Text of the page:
And Kagbeni looks much the same as it did when I first visited in the 1990s. Aside from Yac donalds.
On arrival I immediately headed for another new business – Cafe Applebees. It’s an upscale, modern coffee shop … but with excellent views to the forbidden kingdom of upper Mustang.
I’m still planning on taking a guided trip to Mustang. One day.
One place in Upper Mustang you ARE allowed to visit without a restricted-area is Tiri village. To get there you cross a bridge over the Kali Gandaki and hike about 45min on the west bank of the valley.
I do love the light in Tibet.
Here’s the view looking back to Kagbeni.
On my return I walked the river.
The other highlight of Kagbeni is Kagchode Thubten Sampheling Gompa, a Buddhist Monastery dating back to 1429.
It was guarded by Ram.
Arriving on the 5th day of a 5-day festival, many monks were in attendance. Throat singing, huge horns, cymbals and percussion. I doubt much has changed here since 1429.

Click PLAY or watch a short video on YouTube.

Trip report by BestHike editor Rick McCharles – day 1 | 2 | 3/4

WHAT happened to Nepal’s Royal Trek?

trip report by BestHike editor Rick McCharles

The Royal Trek was named because Prince Charles and his 90 person entourage followed this route in 1981 shortly before he married Princess Diana.

It was once a BIG DEAL. Mick Jagger did it too, for example.

Some walked a loop to and from Pokhara. It was jungle.

But by 2019 (during the dry season) you could drive most of this route. Take a taxi to any of these villages. Buses run to each, in fact.

Road building has degraded the experience to the point where very few hikers now visit.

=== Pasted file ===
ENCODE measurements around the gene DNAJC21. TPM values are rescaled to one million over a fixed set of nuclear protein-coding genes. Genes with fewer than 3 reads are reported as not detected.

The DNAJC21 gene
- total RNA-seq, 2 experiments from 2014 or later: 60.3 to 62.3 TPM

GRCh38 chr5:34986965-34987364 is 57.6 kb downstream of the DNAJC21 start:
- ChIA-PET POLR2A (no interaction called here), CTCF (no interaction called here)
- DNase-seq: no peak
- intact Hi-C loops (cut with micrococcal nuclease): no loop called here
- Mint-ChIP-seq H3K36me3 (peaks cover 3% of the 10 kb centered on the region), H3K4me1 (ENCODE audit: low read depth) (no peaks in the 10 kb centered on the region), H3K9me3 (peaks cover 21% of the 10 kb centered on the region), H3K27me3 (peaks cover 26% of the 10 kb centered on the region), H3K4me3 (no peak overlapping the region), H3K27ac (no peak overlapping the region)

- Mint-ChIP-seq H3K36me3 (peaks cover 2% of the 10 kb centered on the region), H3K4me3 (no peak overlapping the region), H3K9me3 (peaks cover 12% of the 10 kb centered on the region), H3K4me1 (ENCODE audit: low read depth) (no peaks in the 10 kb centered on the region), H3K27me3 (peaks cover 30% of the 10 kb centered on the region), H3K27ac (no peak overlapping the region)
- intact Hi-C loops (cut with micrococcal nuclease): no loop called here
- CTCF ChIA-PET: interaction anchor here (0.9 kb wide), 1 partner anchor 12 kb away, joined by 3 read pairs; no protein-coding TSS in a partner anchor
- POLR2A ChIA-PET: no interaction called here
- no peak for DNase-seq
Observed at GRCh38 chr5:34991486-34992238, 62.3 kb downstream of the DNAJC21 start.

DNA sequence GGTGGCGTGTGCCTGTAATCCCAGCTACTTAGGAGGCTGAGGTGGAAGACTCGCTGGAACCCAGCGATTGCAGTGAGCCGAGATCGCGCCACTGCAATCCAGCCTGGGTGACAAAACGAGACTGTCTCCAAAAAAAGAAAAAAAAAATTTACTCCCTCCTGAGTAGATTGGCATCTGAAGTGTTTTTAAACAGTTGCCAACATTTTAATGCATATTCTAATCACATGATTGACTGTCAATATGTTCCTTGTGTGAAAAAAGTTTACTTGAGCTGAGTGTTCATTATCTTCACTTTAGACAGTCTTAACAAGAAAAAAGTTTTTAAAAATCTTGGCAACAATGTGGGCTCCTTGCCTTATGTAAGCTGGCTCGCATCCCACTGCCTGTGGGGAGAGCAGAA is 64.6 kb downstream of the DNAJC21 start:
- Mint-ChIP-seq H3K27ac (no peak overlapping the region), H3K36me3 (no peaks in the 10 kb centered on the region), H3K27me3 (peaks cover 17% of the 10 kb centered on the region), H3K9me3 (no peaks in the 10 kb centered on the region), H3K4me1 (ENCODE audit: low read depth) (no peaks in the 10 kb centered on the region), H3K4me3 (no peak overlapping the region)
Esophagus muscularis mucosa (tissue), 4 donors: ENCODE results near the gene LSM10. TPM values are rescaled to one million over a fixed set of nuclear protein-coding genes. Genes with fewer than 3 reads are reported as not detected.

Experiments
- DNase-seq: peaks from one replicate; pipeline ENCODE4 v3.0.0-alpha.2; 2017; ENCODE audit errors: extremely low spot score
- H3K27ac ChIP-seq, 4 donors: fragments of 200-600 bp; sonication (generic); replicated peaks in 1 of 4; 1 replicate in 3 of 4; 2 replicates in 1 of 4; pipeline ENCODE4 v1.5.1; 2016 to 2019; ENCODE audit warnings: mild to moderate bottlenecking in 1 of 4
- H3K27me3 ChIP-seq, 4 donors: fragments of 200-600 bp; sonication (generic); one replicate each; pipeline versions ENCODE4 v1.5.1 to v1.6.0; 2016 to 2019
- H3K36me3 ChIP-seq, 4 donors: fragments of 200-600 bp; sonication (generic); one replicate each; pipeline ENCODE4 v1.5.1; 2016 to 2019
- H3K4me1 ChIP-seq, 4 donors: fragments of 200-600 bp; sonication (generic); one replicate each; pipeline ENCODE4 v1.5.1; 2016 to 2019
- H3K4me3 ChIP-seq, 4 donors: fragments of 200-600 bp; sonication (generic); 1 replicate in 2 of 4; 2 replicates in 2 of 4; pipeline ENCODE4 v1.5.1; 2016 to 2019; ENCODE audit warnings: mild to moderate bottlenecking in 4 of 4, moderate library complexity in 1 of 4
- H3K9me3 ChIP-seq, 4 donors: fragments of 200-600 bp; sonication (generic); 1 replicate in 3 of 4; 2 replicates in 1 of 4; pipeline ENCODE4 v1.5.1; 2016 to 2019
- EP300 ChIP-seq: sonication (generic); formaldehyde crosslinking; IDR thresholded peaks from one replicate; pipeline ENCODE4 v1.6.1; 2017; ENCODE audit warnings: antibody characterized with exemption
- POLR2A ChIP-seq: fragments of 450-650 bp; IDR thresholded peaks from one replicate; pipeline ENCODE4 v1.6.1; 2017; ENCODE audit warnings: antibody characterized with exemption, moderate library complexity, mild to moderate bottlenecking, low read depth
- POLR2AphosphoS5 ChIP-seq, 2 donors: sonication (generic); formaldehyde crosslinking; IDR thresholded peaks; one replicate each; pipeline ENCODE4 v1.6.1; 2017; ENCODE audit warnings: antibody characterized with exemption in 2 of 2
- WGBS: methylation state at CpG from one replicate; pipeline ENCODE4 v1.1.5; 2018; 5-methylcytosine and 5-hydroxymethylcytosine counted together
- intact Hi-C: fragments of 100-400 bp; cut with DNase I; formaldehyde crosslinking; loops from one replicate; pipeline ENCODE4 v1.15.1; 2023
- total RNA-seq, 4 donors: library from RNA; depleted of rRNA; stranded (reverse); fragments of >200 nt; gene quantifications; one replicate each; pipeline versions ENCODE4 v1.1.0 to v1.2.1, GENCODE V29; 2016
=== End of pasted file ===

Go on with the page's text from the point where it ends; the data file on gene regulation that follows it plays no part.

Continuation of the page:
That’s a shame because it’s a great way to see three of the highest peaks in the world from one spot: Manaslu 8,156m, Annapurna 8,091m, Dhaulagiri 8,167m.

Companies will still guide you. 9 days for $600 and up.

We did it independently in 2 days. Walked no more than 35 km.

A taxi from Lakeside, Pokhara to Kalikasthan cost $26.

It’s almost entirely a road walk now. Dusty at times.

Do not go unless the weather is clear. You want to see the big mountains including Machapuchhre (Fishtail).

The highlight for us was not the mountains, however, but learning about Gurung village life in the foothills.

You’ve heard of the Gurungs. They’ve been prominent soldiers in Nepalese, British and Indian armies.

Winter is coming. They were bringing in firewood.

Every village now has water pipes. But in the old days it was carried up from far below. Rain collected in giant concrete cisterns.

Our plan was to hike to Syaklung where I assured the guys there should be plenty of guest houses and restaurants.

Despite having 3 online map apps and a hard copy of the Around Pokhara Valley map, our main method of navigation was to ask people ‘which way to the Royal Trek?’

Eventually … we were lost.

Backtracking to the village of Lipeyani, we were incredibly fortunate to meet a gentleman named Rishi who had come up to the family farm for the Diwali festival. We met his people too.

Moma is age-71, but still works the farm. Her eyes have been damaged from decades of cooking smoke.

She picked fresh ginger and chilies. Their small, hard oranges were excellent too.